As discussed previously, the presence of prior conflicting results suggests the presence of some boundary condition(s), or otherwise, an unexplored covariate or confounding variable, which has yet to be identified. This research adds to such diversity in existing results by identifying an unexpected effect of laterality. Thus, for any actionable insights to be garnered, a much wider-reaching set of experiments that cover a broad range of design elements, in a wide range of positions on-pack, would be necessary. Indeed, this would seem especially pertinent now that it may be that conceptual metaphors are unable to provide a comprehensive explanation of these phenomena, and that the current state of the literature still does not seem to lend itself to a singular, unified explanation of the cognitive mechanisms behind the effects identified. Future research and theory should investigate these major issues further in order to gain the necessary understanding to explain the effect of design element position on consumer evaluations.
Nevertheless, despite the current lack of theoretical clarity, some direction for future research can be drawn. As suggested by Westerman et al. (2013) [19], perhaps consumers have a general preference for right-aligned graphical (vs. textual) elements, leaving the left-hand side free for quick and less effortful identification of those (textual) product attributes needed to consider purchase. Indeed, it may be the case that a ‘halo-effect’ is positively moderating all variables measured, and across all product categories tested, where windows meet this general rightward preference (and perhaps a weaker bottom-align preference). Given that this pattern was identified in the present research across several product categories for many measures, we suggest this might be generalisable across other product categories.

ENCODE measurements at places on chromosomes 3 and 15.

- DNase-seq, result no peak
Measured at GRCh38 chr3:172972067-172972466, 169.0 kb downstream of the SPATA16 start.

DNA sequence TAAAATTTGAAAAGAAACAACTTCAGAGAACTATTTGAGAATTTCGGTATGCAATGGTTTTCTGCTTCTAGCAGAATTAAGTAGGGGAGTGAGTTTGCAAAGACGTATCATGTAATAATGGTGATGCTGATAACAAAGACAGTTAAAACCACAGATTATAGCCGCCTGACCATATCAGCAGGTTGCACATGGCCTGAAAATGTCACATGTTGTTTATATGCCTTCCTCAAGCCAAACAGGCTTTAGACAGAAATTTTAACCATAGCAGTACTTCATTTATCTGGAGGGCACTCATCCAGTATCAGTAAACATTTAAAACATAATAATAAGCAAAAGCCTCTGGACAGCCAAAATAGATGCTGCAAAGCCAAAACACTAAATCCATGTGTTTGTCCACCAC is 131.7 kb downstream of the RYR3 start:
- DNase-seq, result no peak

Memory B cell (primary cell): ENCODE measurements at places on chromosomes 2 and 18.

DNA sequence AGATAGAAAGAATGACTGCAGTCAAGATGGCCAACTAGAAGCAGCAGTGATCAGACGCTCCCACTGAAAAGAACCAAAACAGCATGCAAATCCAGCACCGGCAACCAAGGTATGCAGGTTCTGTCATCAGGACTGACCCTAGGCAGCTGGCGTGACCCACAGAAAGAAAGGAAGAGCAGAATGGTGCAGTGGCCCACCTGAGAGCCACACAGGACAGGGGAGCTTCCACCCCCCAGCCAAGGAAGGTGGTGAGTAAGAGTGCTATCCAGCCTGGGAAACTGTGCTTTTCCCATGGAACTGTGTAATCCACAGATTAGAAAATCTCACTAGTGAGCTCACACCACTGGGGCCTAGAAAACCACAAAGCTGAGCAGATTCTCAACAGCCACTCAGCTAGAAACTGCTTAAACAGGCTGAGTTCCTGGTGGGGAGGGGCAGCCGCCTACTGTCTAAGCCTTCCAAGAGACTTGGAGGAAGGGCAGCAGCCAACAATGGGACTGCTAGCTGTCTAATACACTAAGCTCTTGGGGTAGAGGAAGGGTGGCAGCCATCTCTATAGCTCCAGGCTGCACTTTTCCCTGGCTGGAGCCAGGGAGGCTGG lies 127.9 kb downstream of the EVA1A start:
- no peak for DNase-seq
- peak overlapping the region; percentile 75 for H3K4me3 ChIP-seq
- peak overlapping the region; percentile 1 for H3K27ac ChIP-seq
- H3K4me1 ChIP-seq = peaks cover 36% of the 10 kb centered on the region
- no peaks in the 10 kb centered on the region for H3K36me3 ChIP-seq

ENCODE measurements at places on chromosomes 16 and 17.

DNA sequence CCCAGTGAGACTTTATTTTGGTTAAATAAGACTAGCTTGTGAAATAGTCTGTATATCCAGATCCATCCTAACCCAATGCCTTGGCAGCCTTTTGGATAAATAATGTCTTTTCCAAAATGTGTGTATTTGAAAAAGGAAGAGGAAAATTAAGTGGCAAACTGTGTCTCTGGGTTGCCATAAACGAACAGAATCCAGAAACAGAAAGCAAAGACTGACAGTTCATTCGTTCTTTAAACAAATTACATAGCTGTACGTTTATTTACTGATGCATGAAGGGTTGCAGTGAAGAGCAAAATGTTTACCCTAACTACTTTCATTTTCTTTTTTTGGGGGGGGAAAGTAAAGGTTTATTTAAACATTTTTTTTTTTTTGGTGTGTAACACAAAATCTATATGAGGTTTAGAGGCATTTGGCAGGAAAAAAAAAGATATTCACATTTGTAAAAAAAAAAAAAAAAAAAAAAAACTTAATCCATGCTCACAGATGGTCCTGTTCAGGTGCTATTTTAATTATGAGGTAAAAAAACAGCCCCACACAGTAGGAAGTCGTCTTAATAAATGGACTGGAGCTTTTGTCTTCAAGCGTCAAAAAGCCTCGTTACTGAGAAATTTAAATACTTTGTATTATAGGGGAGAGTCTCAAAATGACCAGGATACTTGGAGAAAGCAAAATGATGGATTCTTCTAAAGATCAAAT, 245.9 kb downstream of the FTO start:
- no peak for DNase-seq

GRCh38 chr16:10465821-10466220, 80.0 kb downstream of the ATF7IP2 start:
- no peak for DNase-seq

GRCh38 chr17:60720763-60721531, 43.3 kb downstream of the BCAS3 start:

Second, the present research identifies that varying the position of transparent windows fails to replicate previously identified effects of expected product heaviness and perceived brand powerfulness. That is, we might have expected to see windows positioned at the top of the design eliciting significantly greater expectations of brand power (a result of a conceptual metaphor linking height with power) and a lower window to elicit significantly greater expectations of product heaviness (again, through a conceptual metaphor, in this case linking lower relative position with weight). However, no significant effects were identified in this regard. Note that this may, perhaps, be due to a required specificity of the conceptual metaphor: for example, that perceived brand power cannot be manipulated with conceptual metaphors involving the product; or that heaviness is only manipulated by a graphic printed on pack, rather than a window cut out of the pack. Adding such conditionality seems contrary to the concept of conceptual metaphors, in that they tend to be broad and universal in nature (e.g., ‘high’ connotes ‘powerful’, ‘low’ connotes ‘heavy’). However, one might reasonably expect an image of the product, and a view of the product through a transparent window, to elicit the same conceptual metaphors (since both presumably relate to the product inside), though intriguingly this was found not to be the case here.

4.1. Limitations